Connellsville couple admit to thefts in order to buy drugs
Charges have been filed against a Connellsville couple after they allegedly stole items from throughout a neighborhood and then sold the items for drugs.
Scott Allen Jeffries, 41, and Jennifer Showman, 30, both of 917 1⁄2 Sycamore St., have been charged with burglary, criminal mischief and other related charges. The charges were filed with on-call District Judge Michael Metros.
Connellsville police filed the charges against the couple after investigating the theft from the garage of a Connellsville resident between June 4 and 5.
Stolen were a weed trimmer, a Craftsman tool box containing a circular saw and an Ames plastic yard cart.
The Ames plastic yard cart was found later on June 5 in the back of the residence of Jeffries and Showman.
Police also found several items taken from a neighboring backyard and flowers and lighting that came from throughout the neighborhood.
Showman allegedly told police she and Jeffries stole the items with the assistance of a third person.
Showman told police they exchanged the stolen weed eater, the tools and the saw for drugs.
A preliminary hearing for Jeffries and Showman is scheduled before District Judge Ronald Haggerty Jr. at 9:30 a.m. July 24.
Both are lodged in the Fayette County Prison in lieu of $50,000 each.
No charges have yet been filed against two other individuals believed involved in the thefts.
Mark Hofmann is a staff writer with Trib Total Media. He can be reached at 724-626-3539 or email@example.com.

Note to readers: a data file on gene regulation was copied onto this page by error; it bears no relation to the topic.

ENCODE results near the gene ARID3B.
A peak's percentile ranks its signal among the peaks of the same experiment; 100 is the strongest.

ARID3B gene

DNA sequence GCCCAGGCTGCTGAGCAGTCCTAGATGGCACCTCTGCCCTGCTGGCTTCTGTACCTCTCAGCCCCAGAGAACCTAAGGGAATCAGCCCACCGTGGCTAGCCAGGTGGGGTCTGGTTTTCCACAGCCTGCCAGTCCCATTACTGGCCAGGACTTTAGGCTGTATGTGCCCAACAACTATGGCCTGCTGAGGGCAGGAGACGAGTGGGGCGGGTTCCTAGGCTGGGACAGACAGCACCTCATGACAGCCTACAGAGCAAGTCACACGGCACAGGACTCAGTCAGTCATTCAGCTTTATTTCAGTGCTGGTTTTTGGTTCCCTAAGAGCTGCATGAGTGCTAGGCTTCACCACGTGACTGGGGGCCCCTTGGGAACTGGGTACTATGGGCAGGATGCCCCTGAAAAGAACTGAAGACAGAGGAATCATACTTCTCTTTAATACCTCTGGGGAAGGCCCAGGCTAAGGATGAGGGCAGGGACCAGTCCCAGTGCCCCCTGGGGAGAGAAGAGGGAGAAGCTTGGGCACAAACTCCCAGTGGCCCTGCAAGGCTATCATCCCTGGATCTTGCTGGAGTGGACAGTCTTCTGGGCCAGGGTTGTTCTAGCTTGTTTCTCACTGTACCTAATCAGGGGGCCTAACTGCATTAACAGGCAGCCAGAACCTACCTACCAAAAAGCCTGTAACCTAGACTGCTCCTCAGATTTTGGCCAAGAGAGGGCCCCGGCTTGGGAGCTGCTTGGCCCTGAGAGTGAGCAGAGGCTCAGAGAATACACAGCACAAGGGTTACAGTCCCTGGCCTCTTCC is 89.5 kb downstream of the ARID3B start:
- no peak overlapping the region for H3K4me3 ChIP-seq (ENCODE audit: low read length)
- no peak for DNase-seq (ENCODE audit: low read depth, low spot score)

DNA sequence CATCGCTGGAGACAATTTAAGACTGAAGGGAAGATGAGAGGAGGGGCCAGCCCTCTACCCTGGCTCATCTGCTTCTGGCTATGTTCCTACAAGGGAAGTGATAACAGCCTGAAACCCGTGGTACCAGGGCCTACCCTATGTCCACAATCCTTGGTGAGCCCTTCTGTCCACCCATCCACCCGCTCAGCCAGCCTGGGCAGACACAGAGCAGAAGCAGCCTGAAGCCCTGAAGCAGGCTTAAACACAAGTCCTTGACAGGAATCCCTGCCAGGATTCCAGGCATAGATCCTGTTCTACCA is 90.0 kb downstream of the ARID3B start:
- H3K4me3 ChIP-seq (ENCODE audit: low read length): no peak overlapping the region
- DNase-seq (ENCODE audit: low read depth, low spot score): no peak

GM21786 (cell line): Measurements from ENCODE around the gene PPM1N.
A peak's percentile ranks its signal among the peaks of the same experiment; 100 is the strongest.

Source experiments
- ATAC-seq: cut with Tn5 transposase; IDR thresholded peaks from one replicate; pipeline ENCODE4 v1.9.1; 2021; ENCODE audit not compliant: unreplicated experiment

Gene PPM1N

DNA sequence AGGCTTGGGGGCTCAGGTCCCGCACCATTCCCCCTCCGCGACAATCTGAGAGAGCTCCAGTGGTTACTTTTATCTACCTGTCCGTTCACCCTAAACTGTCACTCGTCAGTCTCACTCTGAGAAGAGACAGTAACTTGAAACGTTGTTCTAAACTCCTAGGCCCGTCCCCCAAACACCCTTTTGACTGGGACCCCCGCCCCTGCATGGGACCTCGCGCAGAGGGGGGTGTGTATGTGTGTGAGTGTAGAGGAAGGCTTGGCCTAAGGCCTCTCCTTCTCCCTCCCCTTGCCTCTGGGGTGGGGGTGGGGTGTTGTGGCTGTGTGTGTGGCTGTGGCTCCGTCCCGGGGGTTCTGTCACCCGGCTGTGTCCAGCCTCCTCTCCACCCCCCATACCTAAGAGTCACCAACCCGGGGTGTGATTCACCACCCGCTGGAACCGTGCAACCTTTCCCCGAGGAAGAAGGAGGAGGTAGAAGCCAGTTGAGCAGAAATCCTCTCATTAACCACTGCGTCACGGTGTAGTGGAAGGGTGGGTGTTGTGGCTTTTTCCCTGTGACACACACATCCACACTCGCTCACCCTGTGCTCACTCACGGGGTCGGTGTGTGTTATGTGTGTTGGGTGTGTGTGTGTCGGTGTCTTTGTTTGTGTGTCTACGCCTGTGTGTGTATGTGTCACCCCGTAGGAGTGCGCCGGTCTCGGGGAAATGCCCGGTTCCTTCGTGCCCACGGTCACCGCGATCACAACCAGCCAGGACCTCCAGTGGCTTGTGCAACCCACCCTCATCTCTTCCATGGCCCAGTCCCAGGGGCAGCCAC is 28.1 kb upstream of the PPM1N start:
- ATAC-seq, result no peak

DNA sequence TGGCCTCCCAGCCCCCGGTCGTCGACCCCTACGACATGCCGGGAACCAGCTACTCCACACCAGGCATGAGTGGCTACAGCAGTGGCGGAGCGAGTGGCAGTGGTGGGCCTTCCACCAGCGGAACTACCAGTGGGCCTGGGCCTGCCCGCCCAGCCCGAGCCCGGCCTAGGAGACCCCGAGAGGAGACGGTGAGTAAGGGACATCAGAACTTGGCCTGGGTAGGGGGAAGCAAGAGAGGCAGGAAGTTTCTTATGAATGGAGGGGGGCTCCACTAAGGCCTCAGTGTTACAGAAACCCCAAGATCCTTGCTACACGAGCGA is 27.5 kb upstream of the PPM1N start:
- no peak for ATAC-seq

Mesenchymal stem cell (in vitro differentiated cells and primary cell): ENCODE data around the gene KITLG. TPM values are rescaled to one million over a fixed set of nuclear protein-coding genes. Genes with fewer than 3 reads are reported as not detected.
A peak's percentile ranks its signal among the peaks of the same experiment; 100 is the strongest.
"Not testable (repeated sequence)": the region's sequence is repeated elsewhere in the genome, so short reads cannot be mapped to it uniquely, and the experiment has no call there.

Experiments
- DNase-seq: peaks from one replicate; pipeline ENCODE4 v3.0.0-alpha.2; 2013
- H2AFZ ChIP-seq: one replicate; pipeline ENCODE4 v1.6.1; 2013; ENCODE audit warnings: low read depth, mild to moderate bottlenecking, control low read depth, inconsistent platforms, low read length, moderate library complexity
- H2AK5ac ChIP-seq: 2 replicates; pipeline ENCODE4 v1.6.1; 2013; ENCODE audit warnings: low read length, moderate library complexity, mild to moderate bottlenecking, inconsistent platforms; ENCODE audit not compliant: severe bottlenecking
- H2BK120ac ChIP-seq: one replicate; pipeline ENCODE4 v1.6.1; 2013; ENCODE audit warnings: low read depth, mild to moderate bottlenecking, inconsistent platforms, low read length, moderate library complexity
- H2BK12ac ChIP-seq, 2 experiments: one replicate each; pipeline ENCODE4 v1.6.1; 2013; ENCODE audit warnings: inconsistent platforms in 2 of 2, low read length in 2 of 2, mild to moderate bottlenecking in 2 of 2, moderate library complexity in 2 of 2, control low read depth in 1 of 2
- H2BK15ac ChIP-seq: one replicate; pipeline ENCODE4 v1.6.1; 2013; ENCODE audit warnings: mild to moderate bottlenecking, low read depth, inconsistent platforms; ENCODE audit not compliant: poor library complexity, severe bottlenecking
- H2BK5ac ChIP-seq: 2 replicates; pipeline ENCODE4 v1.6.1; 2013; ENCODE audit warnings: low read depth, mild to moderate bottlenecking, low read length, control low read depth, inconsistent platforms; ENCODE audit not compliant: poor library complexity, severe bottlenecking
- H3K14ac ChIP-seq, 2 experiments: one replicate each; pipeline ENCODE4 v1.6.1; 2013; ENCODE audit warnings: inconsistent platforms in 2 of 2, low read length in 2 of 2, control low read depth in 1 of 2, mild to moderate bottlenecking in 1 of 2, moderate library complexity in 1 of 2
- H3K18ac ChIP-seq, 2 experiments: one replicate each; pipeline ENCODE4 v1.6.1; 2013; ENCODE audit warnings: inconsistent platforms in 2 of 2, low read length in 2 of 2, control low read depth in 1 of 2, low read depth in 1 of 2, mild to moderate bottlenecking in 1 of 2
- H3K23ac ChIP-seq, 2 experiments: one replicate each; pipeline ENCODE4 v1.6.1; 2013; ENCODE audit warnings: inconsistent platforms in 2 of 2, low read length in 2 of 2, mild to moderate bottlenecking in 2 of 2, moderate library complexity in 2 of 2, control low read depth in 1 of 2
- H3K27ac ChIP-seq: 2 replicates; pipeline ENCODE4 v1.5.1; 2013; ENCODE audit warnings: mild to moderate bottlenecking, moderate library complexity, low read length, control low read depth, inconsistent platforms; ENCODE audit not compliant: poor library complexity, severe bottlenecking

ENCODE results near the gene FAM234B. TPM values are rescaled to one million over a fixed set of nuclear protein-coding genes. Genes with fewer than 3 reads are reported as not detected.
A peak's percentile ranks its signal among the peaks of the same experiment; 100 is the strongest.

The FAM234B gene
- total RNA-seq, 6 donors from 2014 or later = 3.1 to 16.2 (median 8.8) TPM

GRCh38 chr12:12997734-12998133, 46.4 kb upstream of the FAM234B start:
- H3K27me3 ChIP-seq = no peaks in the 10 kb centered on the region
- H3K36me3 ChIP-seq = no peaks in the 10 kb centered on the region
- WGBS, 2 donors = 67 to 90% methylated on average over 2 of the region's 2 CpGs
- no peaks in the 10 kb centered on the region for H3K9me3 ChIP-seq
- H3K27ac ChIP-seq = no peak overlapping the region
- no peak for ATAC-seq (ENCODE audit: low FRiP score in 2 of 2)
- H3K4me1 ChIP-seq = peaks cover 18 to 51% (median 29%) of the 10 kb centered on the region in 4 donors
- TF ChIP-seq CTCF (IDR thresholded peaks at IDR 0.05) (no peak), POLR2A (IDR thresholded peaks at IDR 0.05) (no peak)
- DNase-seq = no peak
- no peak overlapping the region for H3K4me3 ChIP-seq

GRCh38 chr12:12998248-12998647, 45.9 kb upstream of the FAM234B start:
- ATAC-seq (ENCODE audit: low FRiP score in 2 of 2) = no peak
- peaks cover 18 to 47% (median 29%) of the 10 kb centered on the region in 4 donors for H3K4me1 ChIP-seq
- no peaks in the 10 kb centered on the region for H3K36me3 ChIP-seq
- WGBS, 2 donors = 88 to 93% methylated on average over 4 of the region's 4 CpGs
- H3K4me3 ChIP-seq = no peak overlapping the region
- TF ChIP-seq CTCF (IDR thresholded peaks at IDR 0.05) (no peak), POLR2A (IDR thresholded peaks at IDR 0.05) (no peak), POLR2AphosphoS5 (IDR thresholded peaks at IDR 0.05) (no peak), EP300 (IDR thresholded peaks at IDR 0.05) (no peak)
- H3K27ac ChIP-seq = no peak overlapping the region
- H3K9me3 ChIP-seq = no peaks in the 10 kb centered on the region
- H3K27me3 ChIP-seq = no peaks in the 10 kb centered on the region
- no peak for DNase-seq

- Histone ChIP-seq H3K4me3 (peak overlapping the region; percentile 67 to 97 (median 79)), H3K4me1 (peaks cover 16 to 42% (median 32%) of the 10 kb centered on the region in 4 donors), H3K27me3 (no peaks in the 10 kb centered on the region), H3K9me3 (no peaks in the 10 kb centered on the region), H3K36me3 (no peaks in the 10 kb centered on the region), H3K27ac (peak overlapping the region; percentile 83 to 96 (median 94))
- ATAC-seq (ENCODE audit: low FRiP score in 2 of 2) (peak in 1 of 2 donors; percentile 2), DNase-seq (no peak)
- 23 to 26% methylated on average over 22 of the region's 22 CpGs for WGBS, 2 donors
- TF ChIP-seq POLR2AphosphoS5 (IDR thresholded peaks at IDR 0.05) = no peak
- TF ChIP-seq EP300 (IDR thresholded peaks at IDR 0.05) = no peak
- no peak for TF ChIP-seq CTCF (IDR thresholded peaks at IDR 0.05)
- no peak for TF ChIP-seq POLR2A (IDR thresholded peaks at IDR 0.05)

Show commenting policy
TribLive commenting policy
You are solely responsible for your comments and by using TribLive.com you agree to our Terms of Service.
We moderate comments. Our goal is to provide substantive commentary for a general readership. By screening submissions, we provide a space where readers can share intelligent and informed commentary that enhances the quality of our news and information.
While most comments will be posted if they are on-topic and not abusive, moderating decisions are subjective. We will make them as carefully and consistently as we can. Because of the volume of reader comments, we cannot review individual moderation decisions with readers.
We value thoughtful comments representing a range of views that make their point quickly and politely. We make an effort to protect discussions from repeated comments either by the same reader or different readers.
We follow the same standards for taste as the daily newspaper. A few things we won't tolerate: personal attacks, obscenity, vulgarity, profanity (including expletives and letters followed by dashes), commercial promotion, impersonations, incoherence, proselytizing and SHOUTING. Don't include URLs to Web sites.
We do not edit comments. They are either approved or deleted. We reserve the right to edit a comment that is quoted or excerpted in an article. In this case, we may fix spelling and punctuation.
We welcome strong opinions and criticism of our work, but we don't want comments to become bogged down with discussions of our policies and we will moderate accordingly.
We appreciate it when readers and people quoted in articles or blog posts point out errors of fact or emphasis and will investigate all assertions. But these suggestions should be sent via e-mail. To avoid distracting other readers, we won't publish comments that suggest a correction. Instead, corrections will be made in a blog post or in an article.
- Twin pizza shop owners in Connellsville rise to The Challenge
- Senator opens Connellsville office
- 3 donors to match, help ministries reach campaign goal
- Big future seen for former Fayette grocery warehouse
- 7 rail cars go off tracks in Uniontown, no injuries reported
- Uniontown woman goes on trial as driver in fatal wreck
- Supervisor testifies in trial of woman charged in deadly North Union crash
- Fayette County relies on Westmoreland response team for pet rescues
- Report on cause of Uniontown train derailment not due for weeks
- New owners have big plans for Fayette County landmark Braddock Inn
- Connellsville mother leads charge for medical marijuana